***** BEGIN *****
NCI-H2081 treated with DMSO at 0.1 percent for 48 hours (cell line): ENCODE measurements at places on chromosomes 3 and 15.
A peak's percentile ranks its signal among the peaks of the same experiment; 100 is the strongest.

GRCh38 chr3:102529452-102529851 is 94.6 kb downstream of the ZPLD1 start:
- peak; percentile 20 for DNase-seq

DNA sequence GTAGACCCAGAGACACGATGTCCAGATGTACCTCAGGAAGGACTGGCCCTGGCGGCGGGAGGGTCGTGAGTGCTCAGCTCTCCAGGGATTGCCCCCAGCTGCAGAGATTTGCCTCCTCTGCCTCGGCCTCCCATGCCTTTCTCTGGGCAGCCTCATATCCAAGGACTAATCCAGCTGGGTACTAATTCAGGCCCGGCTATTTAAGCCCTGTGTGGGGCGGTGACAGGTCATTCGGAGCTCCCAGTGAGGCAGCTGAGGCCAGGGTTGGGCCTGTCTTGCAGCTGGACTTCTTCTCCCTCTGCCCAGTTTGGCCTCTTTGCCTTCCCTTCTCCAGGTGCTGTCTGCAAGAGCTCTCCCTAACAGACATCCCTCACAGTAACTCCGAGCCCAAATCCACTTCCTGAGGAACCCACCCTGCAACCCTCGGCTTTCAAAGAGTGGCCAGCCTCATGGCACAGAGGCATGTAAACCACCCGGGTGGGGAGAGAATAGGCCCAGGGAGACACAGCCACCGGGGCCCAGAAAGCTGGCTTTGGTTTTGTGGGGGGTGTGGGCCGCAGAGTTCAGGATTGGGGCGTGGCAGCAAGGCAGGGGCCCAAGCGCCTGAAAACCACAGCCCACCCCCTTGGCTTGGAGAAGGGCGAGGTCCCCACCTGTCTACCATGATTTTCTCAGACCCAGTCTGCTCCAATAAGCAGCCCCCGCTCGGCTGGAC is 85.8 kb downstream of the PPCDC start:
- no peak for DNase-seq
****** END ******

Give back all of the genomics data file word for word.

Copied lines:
NCI-H2081 treated with DMSO at 0.1 percent for 48 hours (cell line): ENCODE measurements at places on chromosomes 3 and 15.
A peak's percentile ranks its signal among the peaks of the same experiment; 100 is the strongest.

GRCh38 chr3:102529452-102529851 is 94.6 kb downstream of the ZPLD1 start:
- peak; percentile 20 for DNase-seq

DNA sequence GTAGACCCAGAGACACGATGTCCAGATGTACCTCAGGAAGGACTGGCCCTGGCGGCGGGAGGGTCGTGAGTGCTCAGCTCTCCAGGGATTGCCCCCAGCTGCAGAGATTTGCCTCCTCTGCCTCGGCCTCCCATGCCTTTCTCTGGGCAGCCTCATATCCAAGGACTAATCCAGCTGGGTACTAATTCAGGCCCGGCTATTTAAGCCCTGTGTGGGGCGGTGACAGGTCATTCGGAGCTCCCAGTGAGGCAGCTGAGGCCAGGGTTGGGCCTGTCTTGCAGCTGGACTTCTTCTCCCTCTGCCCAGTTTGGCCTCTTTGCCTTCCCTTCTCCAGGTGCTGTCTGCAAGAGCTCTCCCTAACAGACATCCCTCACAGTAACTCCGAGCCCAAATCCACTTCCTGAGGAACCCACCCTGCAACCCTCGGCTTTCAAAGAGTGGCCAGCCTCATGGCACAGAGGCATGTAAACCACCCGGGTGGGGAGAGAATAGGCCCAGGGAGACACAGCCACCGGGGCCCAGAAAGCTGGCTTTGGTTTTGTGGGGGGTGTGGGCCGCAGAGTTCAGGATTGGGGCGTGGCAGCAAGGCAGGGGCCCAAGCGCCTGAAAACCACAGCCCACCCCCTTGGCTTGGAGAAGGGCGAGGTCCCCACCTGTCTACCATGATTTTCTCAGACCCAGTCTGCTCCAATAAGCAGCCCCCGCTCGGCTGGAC is 85.8 kb downstream of the PPCDC start:
- no peak for DNase-seq